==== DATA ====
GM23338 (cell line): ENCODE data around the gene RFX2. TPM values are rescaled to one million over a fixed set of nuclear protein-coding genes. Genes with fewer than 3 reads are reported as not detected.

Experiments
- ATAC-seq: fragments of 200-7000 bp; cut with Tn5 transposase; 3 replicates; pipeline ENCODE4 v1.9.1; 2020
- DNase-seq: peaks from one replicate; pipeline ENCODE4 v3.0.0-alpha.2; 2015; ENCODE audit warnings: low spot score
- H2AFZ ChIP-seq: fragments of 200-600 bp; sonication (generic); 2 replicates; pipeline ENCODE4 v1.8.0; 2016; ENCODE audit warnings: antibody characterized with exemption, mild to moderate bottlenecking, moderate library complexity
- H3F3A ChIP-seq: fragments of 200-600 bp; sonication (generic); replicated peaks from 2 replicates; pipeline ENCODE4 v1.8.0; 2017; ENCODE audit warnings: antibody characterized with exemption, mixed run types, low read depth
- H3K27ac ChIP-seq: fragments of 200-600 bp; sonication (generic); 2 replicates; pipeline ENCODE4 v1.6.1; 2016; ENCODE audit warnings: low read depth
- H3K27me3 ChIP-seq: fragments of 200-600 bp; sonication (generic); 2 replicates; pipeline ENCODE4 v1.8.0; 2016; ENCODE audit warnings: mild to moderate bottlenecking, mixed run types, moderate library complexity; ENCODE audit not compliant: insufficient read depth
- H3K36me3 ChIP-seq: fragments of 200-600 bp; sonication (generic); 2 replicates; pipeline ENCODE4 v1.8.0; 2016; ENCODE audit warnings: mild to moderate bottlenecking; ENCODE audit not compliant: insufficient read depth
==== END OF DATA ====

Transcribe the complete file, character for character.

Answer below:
GM23338 (cell line): ENCODE data around the gene RFX2. TPM values are rescaled to one million over a fixed set of nuclear protein-coding genes. Genes with fewer than 3 reads are reported as not detected.

Experiments
- ATAC-seq: fragments of 200-7000 bp; cut with Tn5 transposase; 3 replicates; pipeline ENCODE4 v1.9.1; 2020
- DNase-seq: peaks from one replicate; pipeline ENCODE4 v3.0.0-alpha.2; 2015; ENCODE audit warnings: low spot score
- H2AFZ ChIP-seq: fragments of 200-600 bp; sonication (generic); 2 replicates; pipeline ENCODE4 v1.8.0; 2016; ENCODE audit warnings: antibody characterized with exemption, mild to moderate bottlenecking, moderate library complexity
- H3F3A ChIP-seq: fragments of 200-600 bp; sonication (generic); replicated peaks from 2 replicates; pipeline ENCODE4 v1.8.0; 2017; ENCODE audit warnings: antibody characterized with exemption, mixed run types, low read depth
- H3K27ac ChIP-seq: fragments of 200-600 bp; sonication (generic); 2 replicates; pipeline ENCODE4 v1.6.1; 2016; ENCODE audit warnings: low read depth
- H3K27me3 ChIP-seq: fragments of 200-600 bp; sonication (generic); 2 replicates; pipeline ENCODE4 v1.8.0; 2016; ENCODE audit warnings: mild to moderate bottlenecking, mixed run types, moderate library complexity; ENCODE audit not compliant: insufficient read depth
- H3K36me3 ChIP-seq: fragments of 200-600 bp; sonication (generic); 2 replicates; pipeline ENCODE4 v1.8.0; 2016; ENCODE audit warnings: mild to moderate bottlenecking; ENCODE audit not compliant: insufficient read depth